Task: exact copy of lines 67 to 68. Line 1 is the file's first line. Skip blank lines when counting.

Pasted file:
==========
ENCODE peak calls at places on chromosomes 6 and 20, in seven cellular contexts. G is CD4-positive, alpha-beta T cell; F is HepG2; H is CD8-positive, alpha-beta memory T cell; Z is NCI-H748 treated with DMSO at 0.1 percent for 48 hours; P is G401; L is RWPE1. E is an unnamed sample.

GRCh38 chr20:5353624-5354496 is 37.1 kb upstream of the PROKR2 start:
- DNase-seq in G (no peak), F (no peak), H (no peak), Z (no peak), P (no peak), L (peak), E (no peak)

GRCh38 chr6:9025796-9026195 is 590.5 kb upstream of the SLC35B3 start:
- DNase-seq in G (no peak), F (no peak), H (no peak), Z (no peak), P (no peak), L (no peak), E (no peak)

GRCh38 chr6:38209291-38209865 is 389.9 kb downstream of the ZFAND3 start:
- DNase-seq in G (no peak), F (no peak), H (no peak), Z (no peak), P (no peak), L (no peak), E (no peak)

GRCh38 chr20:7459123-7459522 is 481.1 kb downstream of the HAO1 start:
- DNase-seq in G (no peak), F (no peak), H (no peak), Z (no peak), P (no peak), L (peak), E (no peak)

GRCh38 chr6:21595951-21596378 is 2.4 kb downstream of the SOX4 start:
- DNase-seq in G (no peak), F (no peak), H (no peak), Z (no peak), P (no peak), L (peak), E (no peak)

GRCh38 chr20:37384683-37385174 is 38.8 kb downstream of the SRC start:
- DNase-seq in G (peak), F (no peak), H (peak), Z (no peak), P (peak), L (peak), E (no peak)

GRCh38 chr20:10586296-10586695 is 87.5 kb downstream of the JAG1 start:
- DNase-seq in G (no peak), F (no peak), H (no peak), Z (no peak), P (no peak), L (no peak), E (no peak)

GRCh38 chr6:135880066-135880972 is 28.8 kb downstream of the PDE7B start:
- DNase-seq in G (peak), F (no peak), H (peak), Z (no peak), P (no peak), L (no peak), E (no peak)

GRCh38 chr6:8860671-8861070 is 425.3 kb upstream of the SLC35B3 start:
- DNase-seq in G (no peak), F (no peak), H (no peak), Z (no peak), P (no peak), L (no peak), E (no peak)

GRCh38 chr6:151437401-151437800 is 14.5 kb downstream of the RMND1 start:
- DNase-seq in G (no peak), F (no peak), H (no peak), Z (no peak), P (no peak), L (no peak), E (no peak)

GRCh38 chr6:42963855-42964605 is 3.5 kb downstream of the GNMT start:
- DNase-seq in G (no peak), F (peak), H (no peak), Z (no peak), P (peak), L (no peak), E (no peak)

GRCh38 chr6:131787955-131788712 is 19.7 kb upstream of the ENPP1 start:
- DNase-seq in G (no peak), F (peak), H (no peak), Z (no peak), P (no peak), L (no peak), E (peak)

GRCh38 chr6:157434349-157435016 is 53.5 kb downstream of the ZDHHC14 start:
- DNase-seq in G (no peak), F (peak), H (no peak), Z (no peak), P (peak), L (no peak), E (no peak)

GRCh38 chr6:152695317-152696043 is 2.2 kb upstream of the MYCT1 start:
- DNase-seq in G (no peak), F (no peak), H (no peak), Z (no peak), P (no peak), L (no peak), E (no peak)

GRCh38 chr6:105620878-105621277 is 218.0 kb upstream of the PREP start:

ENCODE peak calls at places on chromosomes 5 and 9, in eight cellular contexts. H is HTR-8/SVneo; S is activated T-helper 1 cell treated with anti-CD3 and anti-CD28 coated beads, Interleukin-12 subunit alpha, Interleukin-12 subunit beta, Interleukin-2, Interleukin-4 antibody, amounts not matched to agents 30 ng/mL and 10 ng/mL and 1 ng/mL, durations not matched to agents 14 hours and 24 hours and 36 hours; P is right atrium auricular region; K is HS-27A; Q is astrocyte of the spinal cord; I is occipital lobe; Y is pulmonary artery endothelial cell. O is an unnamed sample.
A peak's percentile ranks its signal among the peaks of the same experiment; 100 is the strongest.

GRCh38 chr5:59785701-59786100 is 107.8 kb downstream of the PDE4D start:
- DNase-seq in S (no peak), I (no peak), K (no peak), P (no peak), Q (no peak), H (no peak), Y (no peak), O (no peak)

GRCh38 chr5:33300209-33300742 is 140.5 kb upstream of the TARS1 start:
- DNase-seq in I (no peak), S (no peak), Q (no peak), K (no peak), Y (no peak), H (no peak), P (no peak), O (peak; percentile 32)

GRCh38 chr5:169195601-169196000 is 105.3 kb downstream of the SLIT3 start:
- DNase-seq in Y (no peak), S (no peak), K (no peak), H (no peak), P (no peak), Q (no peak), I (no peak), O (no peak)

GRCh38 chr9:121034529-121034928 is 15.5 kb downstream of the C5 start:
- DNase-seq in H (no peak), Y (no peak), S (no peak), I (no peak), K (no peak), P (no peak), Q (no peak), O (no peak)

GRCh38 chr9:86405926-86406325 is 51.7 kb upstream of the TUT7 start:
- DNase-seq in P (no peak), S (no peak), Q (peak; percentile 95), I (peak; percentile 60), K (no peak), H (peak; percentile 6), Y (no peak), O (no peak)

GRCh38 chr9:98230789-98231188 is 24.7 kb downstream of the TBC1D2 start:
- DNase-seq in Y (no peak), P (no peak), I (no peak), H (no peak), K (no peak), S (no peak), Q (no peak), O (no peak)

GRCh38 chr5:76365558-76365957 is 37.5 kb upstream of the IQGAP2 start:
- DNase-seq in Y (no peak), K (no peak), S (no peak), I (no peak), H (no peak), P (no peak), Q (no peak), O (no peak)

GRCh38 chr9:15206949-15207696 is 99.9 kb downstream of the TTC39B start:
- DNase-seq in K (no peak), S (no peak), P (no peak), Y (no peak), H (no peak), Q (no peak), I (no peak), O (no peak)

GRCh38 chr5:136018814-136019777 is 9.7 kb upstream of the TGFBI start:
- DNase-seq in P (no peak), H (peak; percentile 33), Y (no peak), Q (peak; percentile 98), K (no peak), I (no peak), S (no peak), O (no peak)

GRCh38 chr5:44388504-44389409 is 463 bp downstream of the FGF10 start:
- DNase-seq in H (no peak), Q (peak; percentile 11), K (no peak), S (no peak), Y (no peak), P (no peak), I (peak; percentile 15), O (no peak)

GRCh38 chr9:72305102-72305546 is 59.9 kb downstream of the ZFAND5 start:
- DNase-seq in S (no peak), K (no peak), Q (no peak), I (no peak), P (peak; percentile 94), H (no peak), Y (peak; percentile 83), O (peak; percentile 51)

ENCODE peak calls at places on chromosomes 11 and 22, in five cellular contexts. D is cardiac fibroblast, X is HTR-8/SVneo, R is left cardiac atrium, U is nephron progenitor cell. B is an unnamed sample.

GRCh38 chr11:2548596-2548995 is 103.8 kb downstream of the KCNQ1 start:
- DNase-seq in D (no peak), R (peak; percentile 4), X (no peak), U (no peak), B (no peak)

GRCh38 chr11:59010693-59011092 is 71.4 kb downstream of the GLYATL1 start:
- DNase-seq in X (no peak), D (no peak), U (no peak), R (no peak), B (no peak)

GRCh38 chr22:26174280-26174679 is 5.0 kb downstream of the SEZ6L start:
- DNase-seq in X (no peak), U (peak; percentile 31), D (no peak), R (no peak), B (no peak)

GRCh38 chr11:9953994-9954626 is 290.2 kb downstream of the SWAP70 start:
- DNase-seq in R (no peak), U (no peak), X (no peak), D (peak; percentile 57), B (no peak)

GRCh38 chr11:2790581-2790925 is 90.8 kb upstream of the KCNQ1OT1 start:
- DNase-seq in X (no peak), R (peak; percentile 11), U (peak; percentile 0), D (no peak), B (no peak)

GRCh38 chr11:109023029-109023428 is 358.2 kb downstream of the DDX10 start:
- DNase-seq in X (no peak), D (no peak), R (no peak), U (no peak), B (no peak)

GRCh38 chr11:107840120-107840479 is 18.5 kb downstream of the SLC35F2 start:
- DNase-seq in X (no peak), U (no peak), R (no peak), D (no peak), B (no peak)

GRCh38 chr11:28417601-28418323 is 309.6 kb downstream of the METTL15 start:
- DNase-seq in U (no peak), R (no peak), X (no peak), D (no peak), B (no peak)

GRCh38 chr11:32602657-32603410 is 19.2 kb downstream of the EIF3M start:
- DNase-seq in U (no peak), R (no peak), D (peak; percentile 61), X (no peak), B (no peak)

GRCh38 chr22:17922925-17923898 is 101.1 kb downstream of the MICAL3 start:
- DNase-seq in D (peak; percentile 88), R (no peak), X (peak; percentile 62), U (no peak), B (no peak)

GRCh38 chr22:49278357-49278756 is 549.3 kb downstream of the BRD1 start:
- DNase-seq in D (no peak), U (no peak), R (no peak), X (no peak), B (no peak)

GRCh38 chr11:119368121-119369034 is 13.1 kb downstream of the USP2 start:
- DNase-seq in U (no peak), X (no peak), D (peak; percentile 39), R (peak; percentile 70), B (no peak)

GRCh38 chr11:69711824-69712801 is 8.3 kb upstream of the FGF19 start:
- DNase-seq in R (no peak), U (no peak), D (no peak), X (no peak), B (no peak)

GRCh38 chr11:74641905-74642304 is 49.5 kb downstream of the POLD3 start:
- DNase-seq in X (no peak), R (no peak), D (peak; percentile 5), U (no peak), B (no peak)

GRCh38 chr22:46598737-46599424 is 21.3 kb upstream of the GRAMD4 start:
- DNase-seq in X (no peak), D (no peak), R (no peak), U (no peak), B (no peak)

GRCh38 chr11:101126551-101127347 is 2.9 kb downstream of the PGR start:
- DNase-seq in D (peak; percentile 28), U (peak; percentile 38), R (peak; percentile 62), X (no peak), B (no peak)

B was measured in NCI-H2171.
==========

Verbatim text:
- DNase-seq in X (no peak), D (no peak), R (no peak), U (no peak), B (no peak)

GRCh38 chr11:107840120-107840479 is 18.5 kb downstream of the SLC35F2 start: